6 February 2017

Source: Moscow Helsinki Group [original source: Ekho Moskvy]

By Anastasia Zotova, journalist and human rights advocate

This past summer, less than ten thousand people gathered to protest the ‘Yarovaya package’. This was in Moscow, where more than sixteen million people live. Only a tiny, marginal group opposed the law, and, of course, the Yarovaya package was made into law.

Yesterday, it emerged that wireless service providers may stop offering unlimited data because of the Yarovaya package. And so people began complaining en masse—but where had they been when the law was passed?

I think this is also the case with torture.

Everyone seems to know about the use of torture in penal colonies, but they don’t feel strongly about it. After all, they’re not being tortured, so it’s fine.

And when misfortune finally comes, the relatives of prisoners start calling human rights advocates, hysterically screaming into the telephone, ‘Help! It’s a torture camp! They’re killing them!’

Even the prisoners admit, with shame, that until they themselves were beaten, they remained unshaken. And when they are no longer beaten, they are no longer shaken. Don’t meddle, as it is said, in affairs that are not your own.

According to this logic, I, too, should no longer be worried about torture, since Ildar Dadin’s story of torture has ended.

After Ildar Dadin, my husband, wrote a letter describing the use of torture in Karelian penal colony no. 7, he was removed from the torture colony. Of course, to transfer him to the Moscow oblast would have been ‘too good’, and so he was sent, as per tradition, to Siberia. We’re not allowed to meet, but this is a triviality, since he isn’t being beaten.

But there are dozens of people other than Ildar who have confirmed the use of torture, not only in penal colony no. 7, but in others as well (such as penal colony no. 1, psychiatric institution no. 4).

The Federal Penitentiary Service is already retaliating against those who spoke out about the torture, with prison guards threatening to 'make invalids of them' and promising to torture them once prison inspections have finished.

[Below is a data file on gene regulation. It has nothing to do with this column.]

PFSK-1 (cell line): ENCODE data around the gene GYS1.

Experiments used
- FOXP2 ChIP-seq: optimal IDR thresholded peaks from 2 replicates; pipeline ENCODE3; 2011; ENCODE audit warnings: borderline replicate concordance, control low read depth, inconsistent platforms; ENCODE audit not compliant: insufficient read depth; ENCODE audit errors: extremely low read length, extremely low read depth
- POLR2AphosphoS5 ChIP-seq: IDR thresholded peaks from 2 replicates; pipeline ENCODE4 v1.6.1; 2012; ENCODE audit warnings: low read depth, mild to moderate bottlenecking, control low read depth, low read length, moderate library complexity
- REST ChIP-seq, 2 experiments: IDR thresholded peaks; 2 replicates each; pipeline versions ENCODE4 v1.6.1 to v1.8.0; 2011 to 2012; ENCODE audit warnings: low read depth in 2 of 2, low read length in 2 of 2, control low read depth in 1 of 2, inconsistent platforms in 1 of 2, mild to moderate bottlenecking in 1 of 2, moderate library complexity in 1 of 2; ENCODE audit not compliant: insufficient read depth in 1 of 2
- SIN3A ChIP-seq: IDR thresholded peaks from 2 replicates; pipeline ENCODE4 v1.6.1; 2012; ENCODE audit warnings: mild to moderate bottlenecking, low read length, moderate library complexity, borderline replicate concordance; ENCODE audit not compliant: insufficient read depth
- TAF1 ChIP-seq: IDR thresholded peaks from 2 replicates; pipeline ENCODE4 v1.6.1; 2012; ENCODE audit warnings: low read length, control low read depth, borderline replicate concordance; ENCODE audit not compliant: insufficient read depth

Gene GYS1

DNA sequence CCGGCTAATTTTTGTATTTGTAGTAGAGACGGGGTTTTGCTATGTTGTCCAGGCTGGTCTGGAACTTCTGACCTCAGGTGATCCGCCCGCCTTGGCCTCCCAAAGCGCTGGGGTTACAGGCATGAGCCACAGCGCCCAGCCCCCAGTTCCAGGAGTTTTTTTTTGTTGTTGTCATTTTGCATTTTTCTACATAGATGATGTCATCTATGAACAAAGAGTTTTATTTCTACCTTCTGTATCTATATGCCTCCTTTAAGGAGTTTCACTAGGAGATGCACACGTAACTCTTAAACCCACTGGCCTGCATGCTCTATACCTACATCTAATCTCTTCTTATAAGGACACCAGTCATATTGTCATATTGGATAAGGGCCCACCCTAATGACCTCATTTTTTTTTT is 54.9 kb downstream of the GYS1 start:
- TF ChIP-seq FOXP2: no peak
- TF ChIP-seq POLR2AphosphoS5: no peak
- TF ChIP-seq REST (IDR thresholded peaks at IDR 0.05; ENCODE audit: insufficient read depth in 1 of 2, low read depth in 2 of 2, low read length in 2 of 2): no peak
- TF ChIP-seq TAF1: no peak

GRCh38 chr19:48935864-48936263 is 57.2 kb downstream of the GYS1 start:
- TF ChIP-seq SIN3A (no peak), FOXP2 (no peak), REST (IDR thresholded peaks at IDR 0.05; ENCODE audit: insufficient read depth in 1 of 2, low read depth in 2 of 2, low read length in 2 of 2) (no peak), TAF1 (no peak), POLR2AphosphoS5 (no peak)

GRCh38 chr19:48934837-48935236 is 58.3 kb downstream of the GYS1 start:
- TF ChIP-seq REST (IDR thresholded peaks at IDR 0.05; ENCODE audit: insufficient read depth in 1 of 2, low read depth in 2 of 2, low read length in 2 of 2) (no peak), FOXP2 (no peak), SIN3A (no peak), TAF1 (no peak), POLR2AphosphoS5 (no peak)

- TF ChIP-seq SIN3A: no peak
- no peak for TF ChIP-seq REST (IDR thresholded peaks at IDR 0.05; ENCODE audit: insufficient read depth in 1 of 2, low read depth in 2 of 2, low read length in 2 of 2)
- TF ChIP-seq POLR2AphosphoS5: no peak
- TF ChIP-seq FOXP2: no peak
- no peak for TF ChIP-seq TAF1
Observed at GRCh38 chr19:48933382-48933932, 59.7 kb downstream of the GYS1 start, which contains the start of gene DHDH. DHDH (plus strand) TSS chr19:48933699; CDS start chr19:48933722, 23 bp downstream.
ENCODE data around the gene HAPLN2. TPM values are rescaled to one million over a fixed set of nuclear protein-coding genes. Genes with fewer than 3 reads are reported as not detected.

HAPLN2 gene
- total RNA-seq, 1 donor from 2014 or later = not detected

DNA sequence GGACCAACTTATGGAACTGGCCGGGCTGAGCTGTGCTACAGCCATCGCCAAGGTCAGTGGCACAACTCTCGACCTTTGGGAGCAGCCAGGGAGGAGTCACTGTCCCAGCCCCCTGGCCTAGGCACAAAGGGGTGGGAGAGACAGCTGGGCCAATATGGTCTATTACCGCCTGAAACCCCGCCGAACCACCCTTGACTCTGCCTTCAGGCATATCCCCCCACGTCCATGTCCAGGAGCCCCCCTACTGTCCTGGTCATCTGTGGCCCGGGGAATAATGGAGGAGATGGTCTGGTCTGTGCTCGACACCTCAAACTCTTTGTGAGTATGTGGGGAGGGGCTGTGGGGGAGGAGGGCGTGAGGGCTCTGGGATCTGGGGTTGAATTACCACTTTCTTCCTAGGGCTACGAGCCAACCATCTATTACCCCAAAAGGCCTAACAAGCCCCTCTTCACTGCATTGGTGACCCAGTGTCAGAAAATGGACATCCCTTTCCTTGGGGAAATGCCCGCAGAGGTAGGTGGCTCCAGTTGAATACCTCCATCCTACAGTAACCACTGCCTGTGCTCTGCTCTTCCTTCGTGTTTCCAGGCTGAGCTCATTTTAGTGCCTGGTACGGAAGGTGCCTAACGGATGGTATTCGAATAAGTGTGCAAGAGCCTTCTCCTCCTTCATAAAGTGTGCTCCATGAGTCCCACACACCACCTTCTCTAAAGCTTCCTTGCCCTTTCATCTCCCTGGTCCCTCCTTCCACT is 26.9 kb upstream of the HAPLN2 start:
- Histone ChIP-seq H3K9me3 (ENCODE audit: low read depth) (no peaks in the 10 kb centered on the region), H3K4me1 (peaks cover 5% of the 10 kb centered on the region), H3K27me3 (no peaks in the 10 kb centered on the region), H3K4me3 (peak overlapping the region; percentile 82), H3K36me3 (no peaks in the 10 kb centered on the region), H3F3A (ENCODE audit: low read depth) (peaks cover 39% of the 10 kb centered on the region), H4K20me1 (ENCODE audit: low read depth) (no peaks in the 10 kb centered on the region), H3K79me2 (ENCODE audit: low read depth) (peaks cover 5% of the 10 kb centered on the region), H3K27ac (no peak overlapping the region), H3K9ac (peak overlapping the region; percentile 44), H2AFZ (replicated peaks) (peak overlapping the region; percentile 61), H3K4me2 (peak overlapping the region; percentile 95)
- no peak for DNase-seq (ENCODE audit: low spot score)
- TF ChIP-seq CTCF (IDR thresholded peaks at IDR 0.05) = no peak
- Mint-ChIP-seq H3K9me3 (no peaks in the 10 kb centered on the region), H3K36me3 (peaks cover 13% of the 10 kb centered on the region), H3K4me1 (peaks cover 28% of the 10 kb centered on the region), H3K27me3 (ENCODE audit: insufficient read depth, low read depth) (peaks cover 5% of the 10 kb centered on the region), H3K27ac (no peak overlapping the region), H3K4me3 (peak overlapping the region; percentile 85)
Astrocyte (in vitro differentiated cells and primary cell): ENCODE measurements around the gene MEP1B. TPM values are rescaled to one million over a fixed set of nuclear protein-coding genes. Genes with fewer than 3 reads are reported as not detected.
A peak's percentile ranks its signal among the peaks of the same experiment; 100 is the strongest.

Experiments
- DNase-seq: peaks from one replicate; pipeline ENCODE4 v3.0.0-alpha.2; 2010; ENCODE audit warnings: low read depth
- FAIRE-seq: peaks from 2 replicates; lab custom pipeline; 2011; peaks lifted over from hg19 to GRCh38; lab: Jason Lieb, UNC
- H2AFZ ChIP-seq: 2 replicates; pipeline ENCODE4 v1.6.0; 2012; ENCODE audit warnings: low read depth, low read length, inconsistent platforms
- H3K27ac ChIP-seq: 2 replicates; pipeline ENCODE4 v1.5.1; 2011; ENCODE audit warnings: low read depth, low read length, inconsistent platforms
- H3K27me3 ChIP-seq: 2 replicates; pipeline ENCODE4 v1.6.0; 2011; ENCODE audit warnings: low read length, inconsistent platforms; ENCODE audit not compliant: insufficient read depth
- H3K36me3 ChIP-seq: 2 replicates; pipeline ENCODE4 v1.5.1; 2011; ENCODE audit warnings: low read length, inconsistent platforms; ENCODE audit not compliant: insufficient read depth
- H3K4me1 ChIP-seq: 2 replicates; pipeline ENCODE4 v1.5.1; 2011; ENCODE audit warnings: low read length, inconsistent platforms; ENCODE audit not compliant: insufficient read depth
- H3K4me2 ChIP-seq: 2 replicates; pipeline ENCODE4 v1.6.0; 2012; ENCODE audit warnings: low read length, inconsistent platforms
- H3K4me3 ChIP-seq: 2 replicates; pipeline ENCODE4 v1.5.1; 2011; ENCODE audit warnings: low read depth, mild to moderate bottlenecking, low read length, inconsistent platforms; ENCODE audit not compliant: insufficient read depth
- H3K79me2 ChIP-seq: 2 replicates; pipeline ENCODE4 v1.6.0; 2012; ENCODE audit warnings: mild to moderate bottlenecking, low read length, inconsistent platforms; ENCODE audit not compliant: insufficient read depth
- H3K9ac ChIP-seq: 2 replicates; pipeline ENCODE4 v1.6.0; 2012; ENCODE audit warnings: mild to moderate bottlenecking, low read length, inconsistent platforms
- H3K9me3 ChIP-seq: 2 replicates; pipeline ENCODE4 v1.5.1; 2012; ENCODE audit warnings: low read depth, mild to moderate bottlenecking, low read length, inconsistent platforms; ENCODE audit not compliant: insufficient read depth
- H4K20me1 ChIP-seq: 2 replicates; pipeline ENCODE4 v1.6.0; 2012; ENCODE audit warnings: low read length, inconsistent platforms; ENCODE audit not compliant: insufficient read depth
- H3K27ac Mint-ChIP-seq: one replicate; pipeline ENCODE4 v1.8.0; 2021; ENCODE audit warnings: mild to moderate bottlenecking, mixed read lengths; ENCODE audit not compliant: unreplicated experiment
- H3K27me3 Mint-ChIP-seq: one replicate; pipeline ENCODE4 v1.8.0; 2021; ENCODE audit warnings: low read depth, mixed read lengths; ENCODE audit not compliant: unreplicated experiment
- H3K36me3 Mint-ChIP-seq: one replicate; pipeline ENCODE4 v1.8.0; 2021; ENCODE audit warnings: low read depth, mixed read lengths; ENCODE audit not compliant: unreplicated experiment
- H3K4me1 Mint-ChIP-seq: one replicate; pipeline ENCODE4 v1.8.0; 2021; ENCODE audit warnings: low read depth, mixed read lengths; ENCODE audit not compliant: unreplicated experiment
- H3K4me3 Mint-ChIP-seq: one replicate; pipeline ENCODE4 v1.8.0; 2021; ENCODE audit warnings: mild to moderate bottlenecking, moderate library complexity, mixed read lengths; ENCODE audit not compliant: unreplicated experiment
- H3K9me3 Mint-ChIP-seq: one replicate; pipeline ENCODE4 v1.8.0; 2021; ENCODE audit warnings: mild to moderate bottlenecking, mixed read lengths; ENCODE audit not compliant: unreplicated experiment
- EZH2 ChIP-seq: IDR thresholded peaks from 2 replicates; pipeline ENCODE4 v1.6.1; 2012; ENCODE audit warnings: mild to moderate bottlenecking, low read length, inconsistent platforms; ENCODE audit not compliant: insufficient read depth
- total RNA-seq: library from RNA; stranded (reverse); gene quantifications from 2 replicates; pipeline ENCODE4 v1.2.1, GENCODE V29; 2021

A criminal case has already been opened against Khazbulat Gabzaev, who is accused of attacking a prison guard. The review of the case will be quite interesting, since the footage [of the attack] has most likely not been preserved. The case was opened only after we objected to the beating of Gabzaev on 20 and 21 December 2016, apparently, in order to justify the use of force against the prisoner.

For some reason, his fate worries me, as do those of dozens of other prisoners who are now uncertain of what consequences their complaints may hold.

It’s too bad that I’m the only one worried.

Having seen that the scandal has gone quiet, and that the problem of torture is no longer interesting, the Federal Penitentiary Service has made serious moves, in particular, refusing to allow members of the Presidential Human Rights Council to visit torture colonies. This emerged on Friday evening, when most Russians were not paying attention (it’s Friday evening, fellas, what colonies? what are you on about?).

The Human Rights Council, which had planned to visit Karelia anyway, will now hold a meeting in which lawyers will pass on prisoners’ accounts (since human rights advocates are no longer able to meet prisoners anyway).

That’ll take place on 8 February.

It’s too bad that the verdict in the Kirovles case against Alexei Navalny is due to be read that same day. Because of this, our event will most likely take place unnoticed. And the Federal Penitentiary Service will have a greater chance of victory.

And then they’ll come for you, and no one will notice that, either.

Translated by Lincoln Pigman

“Something worth devoting your life to” - on the new book 'Dissidents' by Gleb Morev [Radio Svoboda]

posted 10 Feb 2017, 06:58 by Rights in Russia   [ updated 13 Feb 2017, 10:42 ]

30 January 2017

By Vera Vasilieva

Source: Radio Svoboda 

Dissidents, a book by philologist and journalist Gleb Morev published by AST and presented on 26 January at Memorial, collects conversations with participants in the Soviet-era dissident movement.